How Patriots Safety Duron Harmon Always Seems To Make Game-Closing Plays

PITTSBURGH — There’s a reason why people call New England Patriots safety Duron Harmon, “The Closer.” And it’s not just because we originally gave him that nickname back in 2015.

Here are some fun facts:

— Harmon has 13 career interceptions, including playoffs, and 10 of them have come in the fourth quarter.

— Six of his 10 fourth-quarter interceptions have come with less than two minutes left in the game.

— Three of Harmon’s four interceptions this season have come with less than two minutes left in the fourth quarter of wins.

— The Patriots have never lost a game in which Harmon has intercepted a pass.

Harmon closes out games.

He did it again Sunday against the Pittsburgh Steelers, when quarterback Ben Roethlisberger faked a spike, then targeted wide receiver Eli Rogers on a slant. Cornerback Eric Rowe batted the pass away, and it popped into Harmon’s arms for the pick.

Harmon kneeled in the end zone for a touchback, and quarterback Tom Brady kneeled from the 20-yard line to seal a 27-24 win.

So, why is Harmon always hauling in fourth-quarter interceptions? It stems from why he’s on the field at all.

“Duron is around the ball,” head coach Bill Belichick said. “He reads the quarterback and the ball well. So does Devin (McCourty). Those guys give us a lot of range and plays back there from their position.”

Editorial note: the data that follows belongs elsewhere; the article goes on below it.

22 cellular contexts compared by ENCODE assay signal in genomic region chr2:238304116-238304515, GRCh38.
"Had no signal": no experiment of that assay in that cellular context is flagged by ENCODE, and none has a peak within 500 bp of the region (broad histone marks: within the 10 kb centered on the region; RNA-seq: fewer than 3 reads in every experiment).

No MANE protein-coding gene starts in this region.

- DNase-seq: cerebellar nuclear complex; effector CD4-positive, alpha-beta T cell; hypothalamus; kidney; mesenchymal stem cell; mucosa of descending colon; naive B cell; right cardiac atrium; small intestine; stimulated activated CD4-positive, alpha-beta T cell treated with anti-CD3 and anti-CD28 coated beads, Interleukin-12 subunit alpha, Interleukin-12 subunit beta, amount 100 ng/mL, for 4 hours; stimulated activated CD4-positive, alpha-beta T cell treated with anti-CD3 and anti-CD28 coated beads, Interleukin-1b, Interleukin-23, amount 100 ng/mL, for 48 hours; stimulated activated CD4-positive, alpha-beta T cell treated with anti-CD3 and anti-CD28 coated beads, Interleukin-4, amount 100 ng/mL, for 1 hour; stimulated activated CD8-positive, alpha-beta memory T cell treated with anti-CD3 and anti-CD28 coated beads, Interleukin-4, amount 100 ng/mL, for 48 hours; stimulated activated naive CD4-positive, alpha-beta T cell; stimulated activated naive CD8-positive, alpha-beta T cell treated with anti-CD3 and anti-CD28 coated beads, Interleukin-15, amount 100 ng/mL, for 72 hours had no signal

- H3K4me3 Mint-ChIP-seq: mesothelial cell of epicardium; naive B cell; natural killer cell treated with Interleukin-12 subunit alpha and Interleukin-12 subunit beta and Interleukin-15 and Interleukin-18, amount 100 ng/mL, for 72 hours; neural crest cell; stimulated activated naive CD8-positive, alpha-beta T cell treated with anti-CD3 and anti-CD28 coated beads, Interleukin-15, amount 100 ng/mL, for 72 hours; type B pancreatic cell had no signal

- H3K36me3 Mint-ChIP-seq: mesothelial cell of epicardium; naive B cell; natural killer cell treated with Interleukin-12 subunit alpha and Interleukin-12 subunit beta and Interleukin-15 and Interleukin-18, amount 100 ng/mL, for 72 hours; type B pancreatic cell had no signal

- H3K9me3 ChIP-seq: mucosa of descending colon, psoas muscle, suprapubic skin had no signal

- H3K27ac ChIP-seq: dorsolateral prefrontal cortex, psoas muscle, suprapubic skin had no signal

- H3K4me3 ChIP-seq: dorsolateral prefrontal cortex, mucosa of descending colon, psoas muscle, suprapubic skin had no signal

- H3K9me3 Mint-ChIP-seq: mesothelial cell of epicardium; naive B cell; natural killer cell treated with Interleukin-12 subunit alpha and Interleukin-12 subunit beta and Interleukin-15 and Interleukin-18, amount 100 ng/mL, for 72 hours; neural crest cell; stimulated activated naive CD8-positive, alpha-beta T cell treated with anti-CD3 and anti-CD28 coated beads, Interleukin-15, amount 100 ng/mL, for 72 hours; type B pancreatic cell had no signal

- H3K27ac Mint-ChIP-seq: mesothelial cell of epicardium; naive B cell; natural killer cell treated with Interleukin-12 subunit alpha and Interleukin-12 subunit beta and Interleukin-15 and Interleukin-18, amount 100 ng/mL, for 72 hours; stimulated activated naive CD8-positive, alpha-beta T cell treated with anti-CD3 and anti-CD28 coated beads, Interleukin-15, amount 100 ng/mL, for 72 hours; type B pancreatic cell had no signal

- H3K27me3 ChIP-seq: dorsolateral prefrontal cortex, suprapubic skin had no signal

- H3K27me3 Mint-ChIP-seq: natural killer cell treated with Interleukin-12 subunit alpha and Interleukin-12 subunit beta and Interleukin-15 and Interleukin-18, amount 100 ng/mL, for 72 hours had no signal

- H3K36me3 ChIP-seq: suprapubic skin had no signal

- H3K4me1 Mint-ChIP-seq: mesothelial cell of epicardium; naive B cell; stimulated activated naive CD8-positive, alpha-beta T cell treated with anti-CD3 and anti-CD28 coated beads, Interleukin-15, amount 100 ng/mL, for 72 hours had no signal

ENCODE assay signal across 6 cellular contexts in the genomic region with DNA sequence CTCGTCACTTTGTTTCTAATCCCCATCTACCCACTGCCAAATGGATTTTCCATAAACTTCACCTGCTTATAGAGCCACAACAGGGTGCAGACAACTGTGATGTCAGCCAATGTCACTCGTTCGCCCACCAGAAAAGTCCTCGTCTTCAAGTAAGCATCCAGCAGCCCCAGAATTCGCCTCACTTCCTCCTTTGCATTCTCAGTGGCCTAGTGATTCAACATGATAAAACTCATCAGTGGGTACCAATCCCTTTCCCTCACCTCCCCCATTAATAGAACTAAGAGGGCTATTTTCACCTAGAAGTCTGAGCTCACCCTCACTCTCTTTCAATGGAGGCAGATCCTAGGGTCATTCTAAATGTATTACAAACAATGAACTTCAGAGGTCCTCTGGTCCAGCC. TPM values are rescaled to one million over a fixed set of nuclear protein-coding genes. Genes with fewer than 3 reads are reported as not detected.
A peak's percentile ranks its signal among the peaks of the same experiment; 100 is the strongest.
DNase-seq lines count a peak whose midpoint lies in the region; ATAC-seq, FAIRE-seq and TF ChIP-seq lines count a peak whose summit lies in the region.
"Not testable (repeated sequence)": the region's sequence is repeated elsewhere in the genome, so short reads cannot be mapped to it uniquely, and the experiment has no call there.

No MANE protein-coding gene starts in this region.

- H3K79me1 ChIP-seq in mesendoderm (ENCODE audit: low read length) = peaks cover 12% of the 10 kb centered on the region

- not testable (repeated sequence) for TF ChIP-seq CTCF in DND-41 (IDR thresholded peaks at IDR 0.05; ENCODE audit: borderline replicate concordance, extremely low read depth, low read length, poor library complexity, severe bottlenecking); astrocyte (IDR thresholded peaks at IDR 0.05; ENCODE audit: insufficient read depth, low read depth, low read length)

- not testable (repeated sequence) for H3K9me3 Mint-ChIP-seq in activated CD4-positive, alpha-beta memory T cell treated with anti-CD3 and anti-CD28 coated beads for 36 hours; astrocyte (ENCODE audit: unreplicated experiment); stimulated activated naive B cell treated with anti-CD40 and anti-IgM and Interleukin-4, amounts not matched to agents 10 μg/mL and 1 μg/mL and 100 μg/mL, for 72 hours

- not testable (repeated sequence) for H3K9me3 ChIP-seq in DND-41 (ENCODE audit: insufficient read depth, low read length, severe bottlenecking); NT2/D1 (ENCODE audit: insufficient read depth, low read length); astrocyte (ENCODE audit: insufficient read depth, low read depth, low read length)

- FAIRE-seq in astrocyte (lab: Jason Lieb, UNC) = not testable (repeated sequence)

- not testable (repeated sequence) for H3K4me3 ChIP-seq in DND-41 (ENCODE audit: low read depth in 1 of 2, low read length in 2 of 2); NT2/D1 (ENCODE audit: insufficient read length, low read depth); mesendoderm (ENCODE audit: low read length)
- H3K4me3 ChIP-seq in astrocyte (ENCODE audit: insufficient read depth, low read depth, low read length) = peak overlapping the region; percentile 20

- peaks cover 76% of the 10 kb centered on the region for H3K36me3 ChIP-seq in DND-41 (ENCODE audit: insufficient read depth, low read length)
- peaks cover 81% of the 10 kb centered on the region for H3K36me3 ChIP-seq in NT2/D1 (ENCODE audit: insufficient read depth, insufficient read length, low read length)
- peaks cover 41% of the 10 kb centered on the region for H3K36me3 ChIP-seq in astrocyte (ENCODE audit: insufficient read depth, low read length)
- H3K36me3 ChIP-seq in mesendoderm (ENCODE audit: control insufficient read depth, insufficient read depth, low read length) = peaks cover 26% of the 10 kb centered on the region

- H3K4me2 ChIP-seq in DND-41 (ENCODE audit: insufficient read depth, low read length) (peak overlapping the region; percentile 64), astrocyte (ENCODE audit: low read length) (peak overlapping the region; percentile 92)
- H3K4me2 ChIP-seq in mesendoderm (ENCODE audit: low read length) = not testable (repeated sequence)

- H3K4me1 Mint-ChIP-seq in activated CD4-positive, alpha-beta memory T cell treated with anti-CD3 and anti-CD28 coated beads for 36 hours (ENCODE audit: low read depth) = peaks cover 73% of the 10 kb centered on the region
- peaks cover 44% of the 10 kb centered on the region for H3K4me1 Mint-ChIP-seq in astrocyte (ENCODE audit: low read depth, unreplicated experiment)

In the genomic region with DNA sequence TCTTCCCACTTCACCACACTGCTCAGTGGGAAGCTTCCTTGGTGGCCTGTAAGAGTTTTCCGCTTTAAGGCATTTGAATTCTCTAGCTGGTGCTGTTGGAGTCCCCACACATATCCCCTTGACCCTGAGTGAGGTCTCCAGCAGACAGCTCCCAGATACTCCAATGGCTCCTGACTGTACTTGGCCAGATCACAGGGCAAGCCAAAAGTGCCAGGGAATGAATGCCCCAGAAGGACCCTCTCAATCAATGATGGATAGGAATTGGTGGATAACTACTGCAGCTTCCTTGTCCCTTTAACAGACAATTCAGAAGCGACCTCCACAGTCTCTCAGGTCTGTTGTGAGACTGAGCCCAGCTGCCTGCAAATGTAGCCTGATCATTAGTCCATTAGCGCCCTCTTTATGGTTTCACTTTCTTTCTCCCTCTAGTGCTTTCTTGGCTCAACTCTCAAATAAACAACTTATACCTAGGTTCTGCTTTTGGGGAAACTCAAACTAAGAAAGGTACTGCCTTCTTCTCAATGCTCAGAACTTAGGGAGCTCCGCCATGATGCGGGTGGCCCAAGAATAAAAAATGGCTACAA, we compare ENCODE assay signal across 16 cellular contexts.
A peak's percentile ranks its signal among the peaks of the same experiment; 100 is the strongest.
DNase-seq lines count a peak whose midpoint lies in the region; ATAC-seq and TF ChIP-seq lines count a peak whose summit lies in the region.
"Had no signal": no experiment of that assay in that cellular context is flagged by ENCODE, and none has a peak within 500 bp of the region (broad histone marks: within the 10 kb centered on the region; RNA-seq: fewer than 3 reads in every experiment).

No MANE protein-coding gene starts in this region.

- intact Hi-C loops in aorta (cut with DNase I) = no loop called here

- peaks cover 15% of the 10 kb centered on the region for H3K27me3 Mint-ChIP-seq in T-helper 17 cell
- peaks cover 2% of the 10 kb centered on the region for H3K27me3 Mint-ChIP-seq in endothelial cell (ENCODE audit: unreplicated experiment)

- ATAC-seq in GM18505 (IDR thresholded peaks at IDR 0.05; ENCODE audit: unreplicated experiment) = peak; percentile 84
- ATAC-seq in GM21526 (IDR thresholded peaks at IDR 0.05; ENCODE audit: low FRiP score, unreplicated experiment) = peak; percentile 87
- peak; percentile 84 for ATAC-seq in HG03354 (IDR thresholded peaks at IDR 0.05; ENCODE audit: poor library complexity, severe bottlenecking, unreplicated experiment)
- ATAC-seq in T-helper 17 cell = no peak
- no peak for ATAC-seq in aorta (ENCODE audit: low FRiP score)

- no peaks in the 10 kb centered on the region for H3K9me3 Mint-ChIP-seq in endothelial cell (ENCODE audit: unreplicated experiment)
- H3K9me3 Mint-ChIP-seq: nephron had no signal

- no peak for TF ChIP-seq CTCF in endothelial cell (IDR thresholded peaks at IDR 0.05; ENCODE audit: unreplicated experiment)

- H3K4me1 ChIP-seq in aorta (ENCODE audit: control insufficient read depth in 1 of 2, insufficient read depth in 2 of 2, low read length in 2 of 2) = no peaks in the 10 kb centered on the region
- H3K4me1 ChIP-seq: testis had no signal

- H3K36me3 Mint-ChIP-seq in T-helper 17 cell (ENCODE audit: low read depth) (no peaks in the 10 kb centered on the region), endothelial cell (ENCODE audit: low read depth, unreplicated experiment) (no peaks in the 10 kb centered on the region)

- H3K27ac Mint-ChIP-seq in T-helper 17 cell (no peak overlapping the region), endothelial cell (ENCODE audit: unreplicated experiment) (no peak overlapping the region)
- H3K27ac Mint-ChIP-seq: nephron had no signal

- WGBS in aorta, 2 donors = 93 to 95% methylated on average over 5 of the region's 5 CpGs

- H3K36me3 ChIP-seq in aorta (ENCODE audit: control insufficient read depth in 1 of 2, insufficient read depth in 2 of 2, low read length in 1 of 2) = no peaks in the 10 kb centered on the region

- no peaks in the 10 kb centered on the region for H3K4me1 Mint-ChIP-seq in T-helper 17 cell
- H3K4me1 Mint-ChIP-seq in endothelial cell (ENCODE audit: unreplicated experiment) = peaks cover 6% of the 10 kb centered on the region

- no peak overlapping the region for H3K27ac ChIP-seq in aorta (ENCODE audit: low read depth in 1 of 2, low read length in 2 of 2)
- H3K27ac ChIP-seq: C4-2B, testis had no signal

That’s the job of a free safety.

“Just trying to be around the ball, always trying to be around the ball,” Harmon said. “Always trying to read the quarterback and just trying to get around the ball. You never know with a tip or a missed throw, high throw, just always trying to break to where the ball is, because then you get stuff like that, tips.”

The Patriots lacked a dependable free safety for years until they moved McCourty back there from cornerback in 2012. Then they drafted Harmon in 2013, and they’ve had two stellar performers at the same position ever since, which allows them to be versatile on defense. New England has moved McCourty to more of a hybrid role this season because of Harmon’s play. Harmon has seen his defensive snaps grow from under 50 percent in 2016 to over 69 percent this season after signing a four-year contract over the offseason.

Patriots fans can be a fickle bunch. The Patriots are on a run of unmatched success, so expectations are abnormally high. That leads to fans turning on players when they struggle for stretches. But Harmon rarely lapses. He does his job as a free safety, and he makes big plays to boot. Harmon is annually one of the team’s most consistent defenders, and he gets the recognition he deserves when he makes his fourth-quarter picks.

“If it keeps happening, we need him,” cornerback Stephon Gilmore said. “Especially that one. God, against the Steelers. That was a fight.”

Thumbnail photo via Charles LeClaire/USA TODAY Sports Images

Thumbnail photo via Charles LeClaire/USA TODAY Sports Images

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